JOHNSON CITY, TN (WJHL) – Low morale outlined in a recent employee survey, a drawn out, previously dysfunctional situation within the fire department and a difficult working relationship with area builders are among the problems Johnson City commissioners critiqued in their annual review of the city manager.
City Manager Pete Peterson earned a 2% merit increase last year after pulling in an overall rating of 3.4 out of five. This time his score dropped to 3 out of 5, according to city records.
In their individual responses, Johnson City commissioners, including the two newly elected commissioners, said they feel Peterson’s meeting expectations overall, but needs improvement in his ability to manage, supervision of staff development and responsiveness to others. While the five elected leaders won’t discuss Peterson’s evaluation until next month, News Channel 11 obtained the individual evaluations ahead of that discussion.
Mayor David Tomita (2.4) gave the city manager the lowest overall score of any of his colleagues and said Peterson displays disregard for the City Commission.
“I don’t wake up in the morning and go out looking for things to be critical of and often times, particularly when you’re mayor, they often find you first,” he said. “It makes it pretty clear where everybody stands. It’s not about what David Tomita thinks. It’s about what the City Commission as a whole thinks.”
Human Resources is in the process of summarizing everyone’s concerns, so commissioners can give Peterson their critique along with goals for next year at an upcoming City Commission meeting.
Tomita says one of the biggest takeaways from the evaluation shows a need for improved customer services.
Vice Mayor Jenny Brock said as much in her review too, raising concerns that developers and builders are moving elsewhere because Johnson City is “too difficult and slow.”
“We’re going to continue to work on customer service,” Brock said. “I think he’s going to take the bull by the horns and make some of those improvements.”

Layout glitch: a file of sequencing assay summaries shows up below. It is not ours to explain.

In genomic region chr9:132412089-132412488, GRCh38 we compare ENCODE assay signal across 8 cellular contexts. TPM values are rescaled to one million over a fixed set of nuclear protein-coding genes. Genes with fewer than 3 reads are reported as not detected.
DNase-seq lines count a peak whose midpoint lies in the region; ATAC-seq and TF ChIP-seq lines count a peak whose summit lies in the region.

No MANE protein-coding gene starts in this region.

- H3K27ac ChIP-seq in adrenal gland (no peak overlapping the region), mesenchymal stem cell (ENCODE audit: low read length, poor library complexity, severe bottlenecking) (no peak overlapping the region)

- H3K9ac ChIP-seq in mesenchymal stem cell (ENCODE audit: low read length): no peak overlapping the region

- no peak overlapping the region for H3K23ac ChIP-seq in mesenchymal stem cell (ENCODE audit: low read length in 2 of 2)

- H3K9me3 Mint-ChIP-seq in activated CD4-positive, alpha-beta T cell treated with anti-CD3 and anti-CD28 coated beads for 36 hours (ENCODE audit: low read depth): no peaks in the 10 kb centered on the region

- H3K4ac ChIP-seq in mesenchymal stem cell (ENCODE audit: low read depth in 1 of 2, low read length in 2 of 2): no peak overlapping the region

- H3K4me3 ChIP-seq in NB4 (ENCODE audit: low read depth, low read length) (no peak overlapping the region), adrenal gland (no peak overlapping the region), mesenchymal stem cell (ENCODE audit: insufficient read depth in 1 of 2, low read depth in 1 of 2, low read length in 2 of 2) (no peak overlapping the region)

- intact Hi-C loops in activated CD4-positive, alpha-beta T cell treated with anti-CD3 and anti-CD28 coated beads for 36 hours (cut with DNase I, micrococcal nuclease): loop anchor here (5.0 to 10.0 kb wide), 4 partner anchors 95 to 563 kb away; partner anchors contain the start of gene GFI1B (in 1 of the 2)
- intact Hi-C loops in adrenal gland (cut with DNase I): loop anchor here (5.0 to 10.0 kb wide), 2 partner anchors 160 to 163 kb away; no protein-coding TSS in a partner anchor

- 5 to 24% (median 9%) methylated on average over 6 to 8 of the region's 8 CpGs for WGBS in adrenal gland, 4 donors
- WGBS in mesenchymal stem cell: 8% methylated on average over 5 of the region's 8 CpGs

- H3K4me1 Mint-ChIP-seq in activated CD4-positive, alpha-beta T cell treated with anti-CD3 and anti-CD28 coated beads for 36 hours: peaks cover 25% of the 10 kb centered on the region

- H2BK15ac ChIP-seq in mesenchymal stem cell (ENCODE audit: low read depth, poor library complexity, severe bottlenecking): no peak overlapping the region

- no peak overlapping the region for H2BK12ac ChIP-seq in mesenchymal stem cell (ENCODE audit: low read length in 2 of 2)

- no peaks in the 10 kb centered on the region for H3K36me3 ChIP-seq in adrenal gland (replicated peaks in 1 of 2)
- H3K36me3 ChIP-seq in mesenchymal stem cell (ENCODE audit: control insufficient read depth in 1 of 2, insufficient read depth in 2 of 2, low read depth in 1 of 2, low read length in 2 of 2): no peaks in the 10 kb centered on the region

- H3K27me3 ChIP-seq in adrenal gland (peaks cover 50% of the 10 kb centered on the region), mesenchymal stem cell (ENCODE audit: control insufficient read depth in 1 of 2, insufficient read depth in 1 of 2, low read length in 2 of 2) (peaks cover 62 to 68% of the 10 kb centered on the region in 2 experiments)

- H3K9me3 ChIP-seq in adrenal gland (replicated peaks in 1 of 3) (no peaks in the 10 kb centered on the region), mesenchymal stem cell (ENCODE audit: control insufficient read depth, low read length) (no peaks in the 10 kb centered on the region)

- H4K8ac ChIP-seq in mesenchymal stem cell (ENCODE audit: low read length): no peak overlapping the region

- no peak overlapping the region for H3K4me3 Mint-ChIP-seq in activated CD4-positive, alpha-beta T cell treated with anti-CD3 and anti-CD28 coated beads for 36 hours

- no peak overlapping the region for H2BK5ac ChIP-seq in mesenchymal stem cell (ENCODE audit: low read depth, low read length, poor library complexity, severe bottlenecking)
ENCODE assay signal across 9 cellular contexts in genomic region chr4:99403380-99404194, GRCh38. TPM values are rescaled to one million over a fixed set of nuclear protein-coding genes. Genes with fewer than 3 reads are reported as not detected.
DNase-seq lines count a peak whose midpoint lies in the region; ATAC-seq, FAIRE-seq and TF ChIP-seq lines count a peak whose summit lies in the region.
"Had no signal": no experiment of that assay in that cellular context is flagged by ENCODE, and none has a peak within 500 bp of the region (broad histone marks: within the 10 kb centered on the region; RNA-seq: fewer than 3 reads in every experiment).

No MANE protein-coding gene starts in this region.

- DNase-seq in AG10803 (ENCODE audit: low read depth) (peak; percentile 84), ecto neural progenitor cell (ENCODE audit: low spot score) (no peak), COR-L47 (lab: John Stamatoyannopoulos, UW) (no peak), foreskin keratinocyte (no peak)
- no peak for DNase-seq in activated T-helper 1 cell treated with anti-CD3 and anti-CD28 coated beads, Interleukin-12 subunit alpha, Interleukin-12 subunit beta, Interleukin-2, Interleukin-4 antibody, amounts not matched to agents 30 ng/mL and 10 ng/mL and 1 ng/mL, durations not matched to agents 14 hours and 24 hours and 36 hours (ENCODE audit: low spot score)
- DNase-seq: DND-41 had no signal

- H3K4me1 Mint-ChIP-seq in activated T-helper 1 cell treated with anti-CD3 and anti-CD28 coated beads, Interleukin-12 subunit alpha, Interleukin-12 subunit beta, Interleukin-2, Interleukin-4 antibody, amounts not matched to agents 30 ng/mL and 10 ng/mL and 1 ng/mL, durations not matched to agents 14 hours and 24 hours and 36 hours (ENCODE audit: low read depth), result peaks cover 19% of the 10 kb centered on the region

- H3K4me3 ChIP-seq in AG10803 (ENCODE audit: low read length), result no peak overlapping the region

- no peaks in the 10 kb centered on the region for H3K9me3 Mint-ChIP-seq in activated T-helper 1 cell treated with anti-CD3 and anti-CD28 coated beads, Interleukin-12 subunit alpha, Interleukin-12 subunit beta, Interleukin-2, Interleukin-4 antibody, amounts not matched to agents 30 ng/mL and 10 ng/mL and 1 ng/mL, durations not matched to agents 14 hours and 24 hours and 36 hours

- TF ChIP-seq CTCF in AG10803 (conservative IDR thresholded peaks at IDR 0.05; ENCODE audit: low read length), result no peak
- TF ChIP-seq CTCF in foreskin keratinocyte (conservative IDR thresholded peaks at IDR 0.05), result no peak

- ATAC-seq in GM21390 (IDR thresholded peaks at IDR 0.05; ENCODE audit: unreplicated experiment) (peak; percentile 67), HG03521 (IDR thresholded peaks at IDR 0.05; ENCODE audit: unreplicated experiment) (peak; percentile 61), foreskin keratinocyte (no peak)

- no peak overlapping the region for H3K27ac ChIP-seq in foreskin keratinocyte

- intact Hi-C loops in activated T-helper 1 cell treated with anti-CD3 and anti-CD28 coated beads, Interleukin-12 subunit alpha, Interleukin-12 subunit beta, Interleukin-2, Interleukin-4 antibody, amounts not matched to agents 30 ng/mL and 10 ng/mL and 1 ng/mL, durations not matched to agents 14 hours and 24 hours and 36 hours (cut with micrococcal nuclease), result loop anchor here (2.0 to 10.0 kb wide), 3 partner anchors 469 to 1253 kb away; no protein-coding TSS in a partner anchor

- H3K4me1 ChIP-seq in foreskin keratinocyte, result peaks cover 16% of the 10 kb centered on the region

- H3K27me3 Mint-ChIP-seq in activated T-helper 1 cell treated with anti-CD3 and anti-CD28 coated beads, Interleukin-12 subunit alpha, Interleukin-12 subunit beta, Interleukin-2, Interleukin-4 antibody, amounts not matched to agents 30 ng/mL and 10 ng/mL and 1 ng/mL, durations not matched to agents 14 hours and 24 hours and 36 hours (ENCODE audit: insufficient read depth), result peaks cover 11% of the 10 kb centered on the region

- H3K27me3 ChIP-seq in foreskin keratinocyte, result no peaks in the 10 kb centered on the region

Commissioner Ralph Van Brocklin criticized Peterson for a lack of follow through.
“I am both disappointed and discouraged by a tendency of Mr. Peterson to avoid dealing with deficiencies in upper level department personnel that he has hired and a failure to address known problems within the organization,” he said in his evaluation.
Peterson said he’s committed to listening to the commissioners’ feedback.
“While a ‘Meets Expectations’ is acceptable and you meet the job requirements, that’s not what I strive to do and that’s not what I’m willing to settle for,” Peterson said. “I take it very seriously anything that commissioners tell me and we do sit down and make a plan, an implementation plan where we can make a corrective plan.”
Peterson says he’s already taking steps to improve customer service and employee morale.
“Obviously, we need to do more than what we’re doing,” he said.
The city manager said a big focus of his is to enable more decision-making by frontline employees instead of relying on management to make all of the decisions. He says that would speed up and improve customer service, especially for those looking to build and develop in Johnson City.
While the mayor said he doesn’t want to draw any conclusions until the final report is finished, the vice mayor calls Peterson a steady leader who is the right fit to continue managing the city.
“I’m one that feels like even when there’s some improvement that needs to occur that we need to let that person know that we have their back and that we’re going to work hand-in-hand to move the organization forward,” Vice Mayor Brock said. “We’ve got a great deal of momentum going. I don’t want to see that disrupted.”
Peterson received the highest marks in his recent evaluation for his ability to manage the city’s finances.
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